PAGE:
WASHINGTON — The Federal Housing Finance Agency finalized a rule Tuesday that will create a "duty to serve" for Fannie Mae and Freddie Mac to help low- and moderate- income consumers, including encouraging a secondary market for manufactured housing loans.

The final rule appears largely similar to a proposal unveiled a year ago, but manufactured housing advocates have been watching to see whether the FHFA kept a pilot program that gives credit to the government-sponsored enterprises for supporting so-called "chattel loans," which are manufactured homes titled as real property. The FHFA said it will issue a proposal next year asking for comment on how to create the pilot program.

Manufactured housing advocates were hopeful the agency would approve the pilot program, noting that 70% of all manufactured homes are financed with chattel loans.

The final rule also give the GSEs credit for supporting the preservation of affordable rental housing and affordable homeownership opportunities, such as shared equity homeownership programs. Additionally, Fannie and Freddie will receive credit for supporting housing in high-needs rural regions.

The rule was mandated by the Housing and Economic Recovery Act of 2008, under which Congress charged Fannie and Freddie with creating a secondary market for underserved areas, including manufactured, rural and affordable housing for low- and moderate-income families.

"We look forward to working with Fannie Mae and Freddie Mac to help meet the critical housing needs for very low-, low-, and moderate-income American families around the country in the manufactured housing, affordable housing preservation, and rural housing markets," said FHFA Director Mel Watt.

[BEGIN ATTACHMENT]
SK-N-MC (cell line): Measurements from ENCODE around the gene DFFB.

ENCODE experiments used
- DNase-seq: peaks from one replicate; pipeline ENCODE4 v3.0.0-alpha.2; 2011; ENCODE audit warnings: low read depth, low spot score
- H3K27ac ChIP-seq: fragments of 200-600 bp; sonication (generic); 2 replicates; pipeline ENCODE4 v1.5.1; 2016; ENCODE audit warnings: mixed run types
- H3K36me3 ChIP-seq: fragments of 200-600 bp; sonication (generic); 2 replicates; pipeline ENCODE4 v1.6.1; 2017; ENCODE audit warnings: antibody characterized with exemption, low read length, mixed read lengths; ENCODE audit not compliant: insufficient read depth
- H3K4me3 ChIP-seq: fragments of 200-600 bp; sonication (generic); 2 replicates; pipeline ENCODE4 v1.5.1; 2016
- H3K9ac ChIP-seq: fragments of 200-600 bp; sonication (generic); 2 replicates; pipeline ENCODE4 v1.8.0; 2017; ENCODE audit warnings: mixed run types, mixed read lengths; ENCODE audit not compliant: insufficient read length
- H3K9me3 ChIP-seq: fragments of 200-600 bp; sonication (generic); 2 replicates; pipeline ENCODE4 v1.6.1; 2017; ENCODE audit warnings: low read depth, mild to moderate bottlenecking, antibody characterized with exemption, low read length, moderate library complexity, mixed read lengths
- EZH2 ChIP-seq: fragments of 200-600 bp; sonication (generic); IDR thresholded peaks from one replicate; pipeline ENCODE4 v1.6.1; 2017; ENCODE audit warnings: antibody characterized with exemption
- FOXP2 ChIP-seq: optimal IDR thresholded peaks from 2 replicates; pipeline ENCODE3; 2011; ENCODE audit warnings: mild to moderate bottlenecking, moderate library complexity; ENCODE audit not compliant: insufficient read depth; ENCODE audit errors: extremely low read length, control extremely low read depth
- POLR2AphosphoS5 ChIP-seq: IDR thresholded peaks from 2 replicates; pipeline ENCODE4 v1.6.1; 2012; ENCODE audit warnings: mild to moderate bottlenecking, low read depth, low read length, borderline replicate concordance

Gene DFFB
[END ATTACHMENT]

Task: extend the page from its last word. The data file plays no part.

While the rule lists specific activities that the enterprises may consider undertaking to receive credit, it does not mandate particular moves.

Fannie and Freddie are expected to submit plans to FHFA on how they will meet the requirements of the Duty to Serve rule. Once approved, the GSEs receive points based on their follow-through in implementing the plans. The FHFA will annually evaluate, rate and report to Congress each GSE's compliance with the rule. The assessment has three parts: a quantitative evaluation, qualitative assessment and a grade for extra-credit eligible activities, including those that promote residential economic diversity.

The agency plans to host "public listening sessions" to obtain input on the GSE's Underserved Markets Plans. The first session is scheduled for Jan. 25 at the Federal Reserve Bank of Chicago.

The rule becomes effective 30 days after its publication in the Federal Register.

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